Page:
Phases of Self-Regulation

Three cyclical phases seem to emerge in the acquisition of self-regulation skills.

phase1Phase 1. Forethought/preaction—This phase precedes the actual performance; sets the stage for action; maps out the tasks to minimize the unknown; and helps to develop a positive mindset. Realistic expectations can make the task more appealing. Goals must be set as specific outcomes, arranged in order from short-term to long-term. We have to ask students to consider the following:

  • When will they start?
  • Where will they do the work?
  • How will they get started?
  • What conditions will help or hinder their learning activities are a part of this phase?

Maria, for example, must be helped to think about her algebra homework and reflect on what she can do to be more successful. Is there a better time or place to do her homework? Should she begin it in school with her friends who are doing better than she is in algebra? Should she plan to spend at least five minutes on a problem before giving up and moving on? Should she have a friend standing by to help either in person or on the phone (a study buddy)? Should she ask for a tutor?
phase2Phase 2. Performance control—This phase involves processes during learning and the active attempt to utilize specific strategies to help a student become more successful.

We have to ask students to consider the following:

  • Are students accomplishing what they hoped to do?
  • Are they being distracted?
  • Is this taking more time than they thought?
  • Under what conditions do they accomplish the most?
  • What questions can they ask themselves while they are working?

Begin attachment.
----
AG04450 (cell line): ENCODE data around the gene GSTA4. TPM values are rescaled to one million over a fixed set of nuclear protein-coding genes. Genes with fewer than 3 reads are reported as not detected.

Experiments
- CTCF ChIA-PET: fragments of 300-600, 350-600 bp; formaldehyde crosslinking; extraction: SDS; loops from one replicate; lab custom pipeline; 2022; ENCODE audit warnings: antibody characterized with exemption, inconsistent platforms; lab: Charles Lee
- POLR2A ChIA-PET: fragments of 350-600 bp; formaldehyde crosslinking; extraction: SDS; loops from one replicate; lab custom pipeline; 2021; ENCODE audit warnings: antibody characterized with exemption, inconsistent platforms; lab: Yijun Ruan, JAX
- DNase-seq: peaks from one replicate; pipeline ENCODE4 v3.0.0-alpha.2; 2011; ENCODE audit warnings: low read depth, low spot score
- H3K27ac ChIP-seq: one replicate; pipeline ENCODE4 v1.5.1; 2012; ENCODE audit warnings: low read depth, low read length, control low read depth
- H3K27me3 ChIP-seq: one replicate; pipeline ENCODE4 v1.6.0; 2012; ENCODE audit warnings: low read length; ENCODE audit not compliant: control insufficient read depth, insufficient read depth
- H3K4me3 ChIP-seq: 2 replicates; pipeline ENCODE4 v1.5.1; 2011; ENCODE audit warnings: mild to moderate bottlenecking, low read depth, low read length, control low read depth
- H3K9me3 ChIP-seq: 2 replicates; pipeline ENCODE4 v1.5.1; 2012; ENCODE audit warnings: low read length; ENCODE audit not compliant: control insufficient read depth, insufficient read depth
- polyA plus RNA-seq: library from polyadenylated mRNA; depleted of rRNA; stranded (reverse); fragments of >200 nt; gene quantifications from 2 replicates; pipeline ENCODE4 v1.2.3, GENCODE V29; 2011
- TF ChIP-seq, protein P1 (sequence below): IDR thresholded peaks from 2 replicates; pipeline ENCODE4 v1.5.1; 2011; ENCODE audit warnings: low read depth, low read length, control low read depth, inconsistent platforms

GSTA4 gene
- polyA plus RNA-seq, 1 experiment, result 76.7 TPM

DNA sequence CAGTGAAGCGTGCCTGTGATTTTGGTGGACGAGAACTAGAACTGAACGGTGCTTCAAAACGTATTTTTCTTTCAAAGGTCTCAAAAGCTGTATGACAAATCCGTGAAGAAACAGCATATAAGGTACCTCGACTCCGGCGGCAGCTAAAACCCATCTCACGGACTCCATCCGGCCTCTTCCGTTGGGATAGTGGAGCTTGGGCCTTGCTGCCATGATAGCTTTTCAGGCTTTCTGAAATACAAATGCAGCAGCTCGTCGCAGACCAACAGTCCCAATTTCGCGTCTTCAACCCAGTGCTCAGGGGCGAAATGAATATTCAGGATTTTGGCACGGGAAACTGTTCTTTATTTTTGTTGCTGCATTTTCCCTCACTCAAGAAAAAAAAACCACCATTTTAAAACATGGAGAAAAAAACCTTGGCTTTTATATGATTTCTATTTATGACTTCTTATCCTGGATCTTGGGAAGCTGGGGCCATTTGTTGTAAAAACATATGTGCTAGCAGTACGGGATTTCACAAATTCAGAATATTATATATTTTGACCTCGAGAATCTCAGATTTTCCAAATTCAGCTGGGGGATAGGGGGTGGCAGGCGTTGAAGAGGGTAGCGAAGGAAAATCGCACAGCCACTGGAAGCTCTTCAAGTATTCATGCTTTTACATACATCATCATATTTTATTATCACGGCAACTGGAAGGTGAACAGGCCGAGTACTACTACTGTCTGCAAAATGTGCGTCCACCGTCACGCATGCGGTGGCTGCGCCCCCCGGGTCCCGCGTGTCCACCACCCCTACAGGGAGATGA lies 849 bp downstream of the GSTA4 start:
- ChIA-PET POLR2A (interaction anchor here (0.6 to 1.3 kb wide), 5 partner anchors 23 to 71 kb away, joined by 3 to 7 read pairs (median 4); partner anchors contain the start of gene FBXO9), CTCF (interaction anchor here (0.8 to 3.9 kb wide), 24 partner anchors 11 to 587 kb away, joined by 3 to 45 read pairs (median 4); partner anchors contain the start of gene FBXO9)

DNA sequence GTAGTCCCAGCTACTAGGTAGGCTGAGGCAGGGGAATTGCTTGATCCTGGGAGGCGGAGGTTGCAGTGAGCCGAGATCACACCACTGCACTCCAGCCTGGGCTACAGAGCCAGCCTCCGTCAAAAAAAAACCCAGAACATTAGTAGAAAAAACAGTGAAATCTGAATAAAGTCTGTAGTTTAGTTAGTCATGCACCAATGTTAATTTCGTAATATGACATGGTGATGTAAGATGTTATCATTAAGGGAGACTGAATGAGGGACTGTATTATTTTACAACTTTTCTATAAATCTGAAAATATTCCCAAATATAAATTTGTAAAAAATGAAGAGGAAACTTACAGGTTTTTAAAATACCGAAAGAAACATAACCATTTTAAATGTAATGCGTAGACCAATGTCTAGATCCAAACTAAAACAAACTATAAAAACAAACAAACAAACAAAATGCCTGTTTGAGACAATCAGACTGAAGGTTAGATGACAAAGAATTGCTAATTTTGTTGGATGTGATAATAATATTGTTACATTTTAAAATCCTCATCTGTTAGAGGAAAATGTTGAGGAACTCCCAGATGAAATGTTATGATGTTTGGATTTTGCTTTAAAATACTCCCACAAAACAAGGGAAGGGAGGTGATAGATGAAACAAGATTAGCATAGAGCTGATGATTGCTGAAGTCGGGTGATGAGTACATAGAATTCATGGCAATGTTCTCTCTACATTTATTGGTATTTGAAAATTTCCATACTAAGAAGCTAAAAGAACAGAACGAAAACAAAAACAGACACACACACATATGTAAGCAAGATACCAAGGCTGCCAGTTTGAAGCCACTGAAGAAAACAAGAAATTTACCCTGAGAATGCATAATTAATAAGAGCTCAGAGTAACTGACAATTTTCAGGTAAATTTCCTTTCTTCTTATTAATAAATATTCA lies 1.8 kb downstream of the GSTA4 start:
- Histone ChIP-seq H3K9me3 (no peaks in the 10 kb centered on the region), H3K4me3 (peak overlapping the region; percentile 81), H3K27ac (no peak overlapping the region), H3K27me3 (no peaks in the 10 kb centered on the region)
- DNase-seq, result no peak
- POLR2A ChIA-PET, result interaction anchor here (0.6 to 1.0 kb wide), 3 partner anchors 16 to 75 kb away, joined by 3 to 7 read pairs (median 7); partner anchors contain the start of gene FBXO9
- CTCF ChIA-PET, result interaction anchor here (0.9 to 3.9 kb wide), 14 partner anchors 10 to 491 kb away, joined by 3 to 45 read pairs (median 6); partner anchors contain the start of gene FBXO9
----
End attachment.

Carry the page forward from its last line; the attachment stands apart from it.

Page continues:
• How can they encourage themselves to keep working (including self-talk—come on, get your work done so you can watch that television show or read your magazine!)

Maria, for example, has to consider her performance in math as opposed to other content areas. When frustration increases, should Maria stop and take a break? Should she do her math homework first in the afternoon, rather than putting it off until later in the evening? Should she have background music or work in silence? She is supposed to be using and considering the success or failure of some of the strategies she has thought about in phase 1.
phase3Phase 3. Self-reflection—This phase involves reflection after the performance, a self-evaluation of outcomes compared to goals.

We have to ask students to consider the following:

  • Did they accomplish what they planned to do?
  • Were they distracted and how did they get back to work?
  • Did they plan enough time or did they need more time than they thought?
  • Under what conditions did they accomplish the most work.

Maria might ask, “What did I do differently?” “Did it work” Was a change in time or work habits effective at solving more algebra problems? Did calling a friend who was doing algebra homework at the same time (by prearranged planning) make a difference? Did setting a minimum time frame help? Did praising oneself aloud during this time have a positive impact? (All right, I did it!! Yes, I solved that problem!!)

The development of good self-regulation usually involves the following:

  1. Self-observation—systematically monitoring own performance; keeping records is a big part of this!!
  2. Self-judgment—systematically comparing performance with a standard or goal (e.g., re-examining answers; checking procedures; rating answers in relation to answer sheet, another person’s)
  3. Self-reaction—engage in personal processes (i.e., goal-setting; metacognitive planning; behavioral outcomes); self-administering praise or criticism; rehearsing, memorizing; proximal goal-setting; structuring environment (e.g., change the academic task’s difficulty; change the academic setting, the immediate physical environment; create a study area); asking for help.

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